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When foreclosure is too slow

WAYNE, Pa. – July 21, 2009 – It’s not a very common question: How do you get a lender to speed up the foreclosure process?

But when you think about it, prolonging the process can be costly for a homeowner, who likely does not have the money to pay for maintenance and utilities.

This is the situation in which Clark Engle finds himself. And I discovered, after simply scraping a thin layer from the surface, that it is a problem homeowners in high-foreclosure areas increasingly are facing.

Engle, who lives in Wayne, Pa., owns a couple of condos in Florida he bought as investments when he lived there. When he moved to this area in 2006, he tried to sell, and then rent, the condos, but with no luck either way.

To say the Florida market is glutted is an understatement. Homes, especially condos, began plummeting in value about three years ago, and today, for example, a unit in the St. Petersburg/Tampa area purchased for $350,000 in 2005 is selling for $90,000, according to Pinellas County records.

“I can’t keep them, rent them, or sell them,” Engle said.

About 14 months ago, Engle was served with foreclosure papers by his lender, but nothing has happened since. Because there are so many homes in foreclosure, he assumes that “the bank obviously does not want to take them over because then they become responsible for the back taxes, condo fees, and maintenance until there is a market.”

So, on his lawyer’s advice, Engle continues to pay the liability insurance and the utilities – more than $1,000 a year.

“I ... didn’t want to ask (the lawyer) to write a letter unless it’s really going to make the bank move faster,” he said. “If he could cite some law or legal precedent that the bank can’t leave these in limbo, perhaps that might do something.” columnist Holden Lewis, who is based in South Florida, said he’s not sure the process can be pushed along.

“Florida has judicial foreclosures,” Lewis said. “Courts have backlogs, law firms are probably overwhelmed, too. Tax receipts are down. I doubt anyone is spending stimulus money to hire more court personnel to speed up foreclosures.”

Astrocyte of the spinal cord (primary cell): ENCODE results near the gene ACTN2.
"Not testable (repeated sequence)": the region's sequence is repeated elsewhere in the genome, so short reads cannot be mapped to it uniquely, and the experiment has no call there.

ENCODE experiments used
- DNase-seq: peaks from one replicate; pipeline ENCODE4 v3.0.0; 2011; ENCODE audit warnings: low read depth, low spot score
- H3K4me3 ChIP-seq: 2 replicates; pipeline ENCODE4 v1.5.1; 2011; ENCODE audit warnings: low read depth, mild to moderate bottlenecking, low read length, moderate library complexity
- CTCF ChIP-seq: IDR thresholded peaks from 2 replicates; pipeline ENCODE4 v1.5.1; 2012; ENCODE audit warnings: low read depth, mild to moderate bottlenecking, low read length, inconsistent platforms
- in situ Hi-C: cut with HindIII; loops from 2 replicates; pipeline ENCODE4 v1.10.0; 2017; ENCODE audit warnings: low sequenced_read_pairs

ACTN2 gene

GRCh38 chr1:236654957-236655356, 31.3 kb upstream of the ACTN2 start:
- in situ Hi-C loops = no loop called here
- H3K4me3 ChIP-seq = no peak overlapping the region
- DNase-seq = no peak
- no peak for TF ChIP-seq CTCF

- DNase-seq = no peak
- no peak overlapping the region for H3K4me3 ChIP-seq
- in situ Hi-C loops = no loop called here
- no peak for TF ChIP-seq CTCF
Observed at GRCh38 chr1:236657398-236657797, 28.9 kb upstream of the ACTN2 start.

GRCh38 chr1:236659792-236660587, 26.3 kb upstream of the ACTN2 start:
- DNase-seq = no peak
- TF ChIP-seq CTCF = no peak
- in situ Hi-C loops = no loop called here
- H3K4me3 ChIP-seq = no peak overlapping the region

According to Florida law, the foreclosure process typically should take only five months; thanks to the backlog, it is taking 10 months or more. That may be good news for people trying to avoid foreclosure, but it’s bad news for people like Engle who have been caught in the real estate squeeze and want out.

Rick Sharga, chief economist at RealtyTrac, which tracks foreclosures nationally, said Engle’s assumption that the bank wants to avoid more costs is right on the money. “I don’t believe there’s any way to compel them to conduct the (process) faster than they want to.”

Engle “could try discussing a deed-in-lieu-of-foreclosure arrangement with the lender, suggesting that it would save the bank thousands of dollars compared to a formal foreclosure and maybe allow them to come out ahead,” he said.

If that doesn’t work, Engle will just have to wait it out.

© 2009 The Philadelphia Inquirer, Alan J. Heavens. Distributed by McClatchy-Tribune News Service. The “On the House” column appears Sundays in The Inquirer.

  Related Topics: Foreclosures
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